Category Archives: Horsemanship

Thought provoking articles on building a better relationship with your horse.

forward focus horse riding

A Quick Chat about Focus

You may have heard me talk about Situational Awareness in clinics or watched my video on it.  You’ve likely been told at some point in a riding lesson or clinic, to FOCUS or LOOK UP. Yes, it is important to look where we’re going, but FOCUS is more than that. Lets look at some of the underlying fundamental components.

1. Visualization – See it happen before it happens.

Since what we do on a horse is dynamic – that is – it’s in motion, a good idea is to play a video in your mind of what you are going to do before you do it. This starts with a vision of the actual path you are going to ride. Once you’re riding, keep thinking a few seconds ahead.

Studies have shown that visualization can enhance the performance of competitive athletes. Riding a horse is no different. When you visualize something, your concentration is engaged, your coordination is triggered and fear and anxiety are reduced.

2. Energy – Feel it happen before it happens.

Having an image or ‘video’ in your mind is certainly part of the equation. Now, infuse that image with positive forward energy – not only do you want to visualize what it LOOKS like, you need to FEEL what it’s going to FEEL like when you do it.

We know that when your horse is truly following you, he’ll also follow how you feel about something. Is it scary (are you nervous)? Is it good (are you positive)? Are we moving? (are you exhibiting forward energy)?

Consider for example a transition to a lope on the arena wall. You not only need to visualize the path (circumference of the arena) but the positive forward energy associated with the gait or transition. I’ve asked many students to think about times that they’ve experienced that sort of energy. Some say galloping freely down a trail with a big smile. One said, “Front row at Garth Brooks!”

Now, energize your path with that!

3. Connection – Do it WITH your Horse.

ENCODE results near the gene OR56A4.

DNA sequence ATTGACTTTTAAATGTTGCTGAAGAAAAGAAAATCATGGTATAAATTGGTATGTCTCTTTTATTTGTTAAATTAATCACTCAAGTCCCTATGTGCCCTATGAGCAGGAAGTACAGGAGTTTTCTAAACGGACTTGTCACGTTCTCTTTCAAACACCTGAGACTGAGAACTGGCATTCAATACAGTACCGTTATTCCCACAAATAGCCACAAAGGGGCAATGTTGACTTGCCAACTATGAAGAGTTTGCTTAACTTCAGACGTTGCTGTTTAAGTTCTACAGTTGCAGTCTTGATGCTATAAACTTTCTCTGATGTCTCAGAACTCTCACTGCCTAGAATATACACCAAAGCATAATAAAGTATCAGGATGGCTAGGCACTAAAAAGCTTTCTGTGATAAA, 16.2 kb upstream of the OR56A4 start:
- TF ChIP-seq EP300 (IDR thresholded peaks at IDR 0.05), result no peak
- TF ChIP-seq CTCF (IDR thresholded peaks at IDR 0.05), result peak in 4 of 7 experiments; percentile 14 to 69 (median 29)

If you’ve watched my video on merging technical and feel, this is part of it. Whatever you’re doing with your horse you’re doing it TOGETHER. You’ll find a connection with your horse when he is following you physically and energetically. The converse is that the horse is simply trained to perform a maneuver on cue regardless of what the rider is doing.

Personally, I like to ride my horse with the feel that my hips are his hips and my shoulders are his shoulders. I also look forward and up off the ground. I find that the combination of those are important components in helping us achieve lateral and longitudinal balance, straightness and elevation…and maintaining a proper riding posture. You’ll find that when you work towards this, the horse begins to emulate you; to become a mirror of you in many ways.

Sometimes it’s easy to get tricked into having a tunnel vision focus.  You look at your hands, or the barrel, or the cone.  On a trail ride you might look at the EDGE of the bridge or a river.  When you do that – and believe me I’m writing from experience! – your horse has no focus to follow.  If you want to cross that river, look to the other side (that also keeps you from drifting)!  Last week I messed up a flying lead change because my focus went to the barrel that we were using as a turn point.  My poor mare had no idea what was going on in that moment.  I could only laugh because I knew exactly where I’d screwed up.  The next time, however, I kept my vision up and FELT us ENERGETICALLY on the path before we rode it.  No problem that time!

When you put these all together the horse will be able to follow you. Horses follow the energetic direction of other horses and the herd. Recently I was working my horse Ditch while riding my mare, Belle. He was at liberty and he was doing a large canter circle around our small canter circle. I’ll get a video of this soon! To achieve this required my focus be on the space around our whole circle – not just directly in front of me – and not just on one horse or the other. You’ll have an idea of what that feels like if you’ve done any liberty work in our clinics – it’s awesome!

Feb 2018

Scott Phillips

alien planet - the false consensus effect

The False Consensus Effect in the Horse World

It’s Psychology 101 time!  Ever heard of the False Consensus Effect? This is a fun one because we can all relate to this.

Let me pose a question: How do we make sense of the world around us? 

It’s an interesting question you might never have thought about.  Let’s have some fun putting this into context.  Suppose you’re an explorer and have landed on an alien planet.  You observe cultures and customs that are nothing like anything you’ve seen before.  You have no idea what is going on or why anyone is doing what they do.  How are you going to start making sense of that?